Prescription Opioids 

According to the U.S Department of Health, 10.1 million people misused prescription opioids in 2020. Some of the most commonly abused prescription opioids include codeine, oxycodone, hydrocodone, and fentanyl. Opioid drugs are often prescribed to treat chronic and moderate to severe pain but can lead to addiction if a person takes them more frequently or longer than prescribed, or takes them without a prescription altogether. 

Although all prescription opioid drugs have a high potential for abuse, Fentaynal is recognized as the most dangerous synthetic opioid on the market today because of its high potency. Fentanyl takes effect quickly and is 50 times stronger than heroin and 100 times stronger than morphine, leading to high rates of overdoses. Street drugs such as cocaine and heroin can also be laced with fentanyl, leading to accidental lethal overdoses.

Withdrawing from prescription opioids once an addiction has been formed is potentially life-threatening and requires professional medical supervision at an addiction rehabilitation center. Medically supervised detox from opioids may include medication-assisted treatment with less powerful opioids to help taper people off the drugs safely, a process that can take several weeks. Some common withdrawal symptoms include suicidal thoughts, nausea, stomach cramps, insomnia, joint pain, and more. If you are struggling with a dependency on prescription opioids, it’s important to get the professional support and treatment you require to get sober with as much ease and comfort as possible. 

Benzodiazepines

Benzodiazepines or “benzos” such as Xanax, Klonopin, and Valium are sedative and tranquilizing drugs that are prescribed for many conditions, including anxiety, panic disorders, insomnia, and seizures. Benzodiazepines affect the transmission of neurotransmitters GABA and dopamine, creating a calming effect in the user. These drugs have a high potential for abuse and should only be taken as prescribed, for short periods of time. 

Some side effects of taking benzodiazepines include depression, muscle weakness, headaches, vision problems, confusion, and memory loss. Some severe side effects include blood disorders, personality changes, psychosis, nightmares, delusions, and suicidal thoughts. Benzos are especially toxic when taken with alcohol or opioids, which can cause overdoses and a range of unpleasant side effects.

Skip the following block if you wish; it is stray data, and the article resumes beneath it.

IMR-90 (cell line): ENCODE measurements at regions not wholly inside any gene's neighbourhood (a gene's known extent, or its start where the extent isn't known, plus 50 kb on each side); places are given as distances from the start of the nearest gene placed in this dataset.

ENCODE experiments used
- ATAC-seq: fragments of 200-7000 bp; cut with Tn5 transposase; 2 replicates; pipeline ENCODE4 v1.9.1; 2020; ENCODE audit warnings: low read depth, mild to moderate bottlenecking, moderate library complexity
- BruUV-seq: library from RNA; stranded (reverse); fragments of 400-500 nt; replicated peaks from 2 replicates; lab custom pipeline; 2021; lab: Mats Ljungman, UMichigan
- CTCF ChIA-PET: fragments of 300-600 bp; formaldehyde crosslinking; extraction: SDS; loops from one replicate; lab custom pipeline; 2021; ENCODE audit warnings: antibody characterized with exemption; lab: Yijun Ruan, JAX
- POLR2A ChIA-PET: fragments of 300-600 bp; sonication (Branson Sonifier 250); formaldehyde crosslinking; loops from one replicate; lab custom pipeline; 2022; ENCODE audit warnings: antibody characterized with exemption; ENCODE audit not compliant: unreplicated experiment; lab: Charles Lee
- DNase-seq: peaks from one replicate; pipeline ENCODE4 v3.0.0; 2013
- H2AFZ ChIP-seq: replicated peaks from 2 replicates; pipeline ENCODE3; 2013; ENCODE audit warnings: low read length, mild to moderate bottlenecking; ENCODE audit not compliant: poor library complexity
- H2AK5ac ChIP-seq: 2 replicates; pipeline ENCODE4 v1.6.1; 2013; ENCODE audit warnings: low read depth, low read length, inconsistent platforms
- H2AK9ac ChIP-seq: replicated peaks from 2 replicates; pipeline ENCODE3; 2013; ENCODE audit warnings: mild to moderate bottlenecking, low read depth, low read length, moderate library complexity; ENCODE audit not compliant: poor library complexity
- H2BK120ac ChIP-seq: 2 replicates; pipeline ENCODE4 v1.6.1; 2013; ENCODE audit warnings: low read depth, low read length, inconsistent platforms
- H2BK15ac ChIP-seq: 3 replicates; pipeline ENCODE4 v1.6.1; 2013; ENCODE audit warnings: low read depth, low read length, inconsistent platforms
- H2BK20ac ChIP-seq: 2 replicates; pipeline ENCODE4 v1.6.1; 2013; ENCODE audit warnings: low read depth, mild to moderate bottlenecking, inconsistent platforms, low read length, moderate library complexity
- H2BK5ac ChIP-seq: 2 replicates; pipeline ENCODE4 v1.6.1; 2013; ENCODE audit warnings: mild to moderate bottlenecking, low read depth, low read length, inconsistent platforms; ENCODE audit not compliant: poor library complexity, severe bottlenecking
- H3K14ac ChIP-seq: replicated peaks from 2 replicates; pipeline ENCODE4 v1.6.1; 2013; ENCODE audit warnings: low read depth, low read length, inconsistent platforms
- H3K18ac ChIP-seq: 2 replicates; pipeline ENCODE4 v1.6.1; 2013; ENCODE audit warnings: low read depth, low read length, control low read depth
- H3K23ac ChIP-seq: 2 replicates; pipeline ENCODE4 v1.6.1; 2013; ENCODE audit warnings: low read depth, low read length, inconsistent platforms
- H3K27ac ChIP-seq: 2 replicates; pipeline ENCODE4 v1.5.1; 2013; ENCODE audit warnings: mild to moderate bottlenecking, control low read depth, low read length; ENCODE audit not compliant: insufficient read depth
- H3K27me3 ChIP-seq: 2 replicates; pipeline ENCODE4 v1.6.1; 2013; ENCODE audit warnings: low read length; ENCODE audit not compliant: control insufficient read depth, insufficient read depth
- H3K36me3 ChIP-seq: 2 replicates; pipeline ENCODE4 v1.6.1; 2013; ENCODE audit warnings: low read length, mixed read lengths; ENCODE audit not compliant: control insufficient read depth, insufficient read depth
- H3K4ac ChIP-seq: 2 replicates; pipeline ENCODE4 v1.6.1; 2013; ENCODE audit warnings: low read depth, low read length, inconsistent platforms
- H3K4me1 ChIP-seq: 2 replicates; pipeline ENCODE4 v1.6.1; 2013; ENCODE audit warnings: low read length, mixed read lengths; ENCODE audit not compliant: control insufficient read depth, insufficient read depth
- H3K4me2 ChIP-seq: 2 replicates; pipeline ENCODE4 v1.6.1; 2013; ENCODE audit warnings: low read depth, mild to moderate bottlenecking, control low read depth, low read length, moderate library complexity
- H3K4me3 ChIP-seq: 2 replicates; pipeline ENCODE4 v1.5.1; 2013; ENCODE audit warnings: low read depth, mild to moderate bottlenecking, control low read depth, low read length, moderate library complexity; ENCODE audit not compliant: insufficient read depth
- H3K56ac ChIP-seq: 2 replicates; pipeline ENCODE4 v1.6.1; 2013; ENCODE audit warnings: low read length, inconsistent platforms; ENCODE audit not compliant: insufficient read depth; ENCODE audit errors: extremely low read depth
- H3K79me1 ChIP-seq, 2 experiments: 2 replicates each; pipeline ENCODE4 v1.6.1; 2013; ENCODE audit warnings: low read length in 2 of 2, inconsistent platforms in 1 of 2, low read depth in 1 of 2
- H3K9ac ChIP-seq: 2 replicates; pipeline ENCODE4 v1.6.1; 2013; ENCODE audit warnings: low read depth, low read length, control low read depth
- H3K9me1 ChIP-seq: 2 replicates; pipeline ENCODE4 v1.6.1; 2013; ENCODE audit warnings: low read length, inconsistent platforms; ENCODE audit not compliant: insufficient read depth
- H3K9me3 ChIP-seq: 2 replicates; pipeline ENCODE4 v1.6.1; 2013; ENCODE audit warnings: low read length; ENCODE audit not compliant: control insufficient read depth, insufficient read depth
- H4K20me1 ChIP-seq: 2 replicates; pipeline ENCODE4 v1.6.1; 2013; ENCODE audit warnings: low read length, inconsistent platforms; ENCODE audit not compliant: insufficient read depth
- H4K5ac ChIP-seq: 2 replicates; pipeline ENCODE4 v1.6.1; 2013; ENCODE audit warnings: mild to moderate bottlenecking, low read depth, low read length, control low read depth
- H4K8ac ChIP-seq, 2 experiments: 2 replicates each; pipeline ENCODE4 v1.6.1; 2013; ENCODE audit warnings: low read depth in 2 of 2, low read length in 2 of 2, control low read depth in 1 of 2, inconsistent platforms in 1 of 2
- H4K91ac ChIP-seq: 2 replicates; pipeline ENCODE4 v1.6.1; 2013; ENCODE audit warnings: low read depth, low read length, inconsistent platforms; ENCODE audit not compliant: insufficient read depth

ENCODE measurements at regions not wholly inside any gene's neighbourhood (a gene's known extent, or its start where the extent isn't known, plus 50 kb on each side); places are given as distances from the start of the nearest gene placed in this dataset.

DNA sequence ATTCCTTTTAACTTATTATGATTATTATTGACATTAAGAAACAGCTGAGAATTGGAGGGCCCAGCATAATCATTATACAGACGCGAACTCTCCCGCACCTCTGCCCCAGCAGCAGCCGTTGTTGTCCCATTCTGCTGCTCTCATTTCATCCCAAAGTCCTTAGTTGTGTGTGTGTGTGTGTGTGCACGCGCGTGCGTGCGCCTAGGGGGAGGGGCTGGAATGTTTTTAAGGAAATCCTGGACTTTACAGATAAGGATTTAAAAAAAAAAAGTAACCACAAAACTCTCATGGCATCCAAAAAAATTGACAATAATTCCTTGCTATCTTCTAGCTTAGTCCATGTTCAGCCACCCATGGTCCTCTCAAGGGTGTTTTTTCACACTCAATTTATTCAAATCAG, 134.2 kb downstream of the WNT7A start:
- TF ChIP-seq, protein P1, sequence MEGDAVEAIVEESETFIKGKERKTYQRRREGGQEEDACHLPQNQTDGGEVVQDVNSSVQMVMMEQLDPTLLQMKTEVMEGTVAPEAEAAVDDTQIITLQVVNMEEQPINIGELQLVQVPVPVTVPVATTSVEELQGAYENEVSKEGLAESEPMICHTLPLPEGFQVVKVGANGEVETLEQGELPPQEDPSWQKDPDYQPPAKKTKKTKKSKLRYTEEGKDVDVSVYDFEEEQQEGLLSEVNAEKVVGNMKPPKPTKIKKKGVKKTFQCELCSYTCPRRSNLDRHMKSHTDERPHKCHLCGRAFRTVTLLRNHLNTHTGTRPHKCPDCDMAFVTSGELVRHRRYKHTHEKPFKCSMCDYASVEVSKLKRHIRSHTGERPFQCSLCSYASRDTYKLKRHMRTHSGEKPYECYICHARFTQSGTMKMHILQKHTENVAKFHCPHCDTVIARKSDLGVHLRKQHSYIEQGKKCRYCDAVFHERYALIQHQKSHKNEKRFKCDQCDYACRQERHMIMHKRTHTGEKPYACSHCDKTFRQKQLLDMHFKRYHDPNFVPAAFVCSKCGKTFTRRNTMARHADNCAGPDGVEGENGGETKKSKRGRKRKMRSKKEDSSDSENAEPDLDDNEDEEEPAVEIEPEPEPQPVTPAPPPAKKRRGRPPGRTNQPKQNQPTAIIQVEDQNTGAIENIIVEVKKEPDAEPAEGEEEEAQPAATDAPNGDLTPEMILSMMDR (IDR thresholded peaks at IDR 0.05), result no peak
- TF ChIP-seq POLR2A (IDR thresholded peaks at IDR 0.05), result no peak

It’s dangerous to stop taking benzos cold turkey once a dependency has been formed – doing so will shock the nervous system and can result in many severe withdrawal symptoms including vomiting and hallucinations. If you’ve developed a dependency on benzos it’s important to receive professional treatment at a rehabilitation facility where they will help you taper off these drugs safely, and provide medicated assisted treatment if necessary. 

Find Your Path to Recovery

At Quest 2 Recovery, our holistic treatment philosophy is focused on the unique needs of the individual. Our knowledgeable and professional team members offer incredible support and guidance to everyone who attends one of our programs and also help oversee the practical details involved with attending treatment to make your path to recovery as smooth as possible. With a trauma-based approach in a safe, family-like environment, we offer medical detox and tailored treatment plans to help people learn more about and resolve the underlying issues that cause substance abuse. If you or someone you love is struggling with a drug or alcohol addiction, contact us today.

Sources:

https://americanaddictioncenters.org/adult-addiction-treatment-programs/most-addictive

https://americanaddictioncenters.org/benzodiazepine/mental-physical-effects

https://www.addictioncenter.com/alcohol/

https://www.mayoclinic.org/diseases-conditions/prescription-drug-abuse/in-depth/tapering-off-opioids-when-and-how/art-20386036

https://americanaddictioncenters.org/meth-treatment/withdrawal

https://americanaddictioncenters.org/withdrawal-timelines-treatments/risk-of-death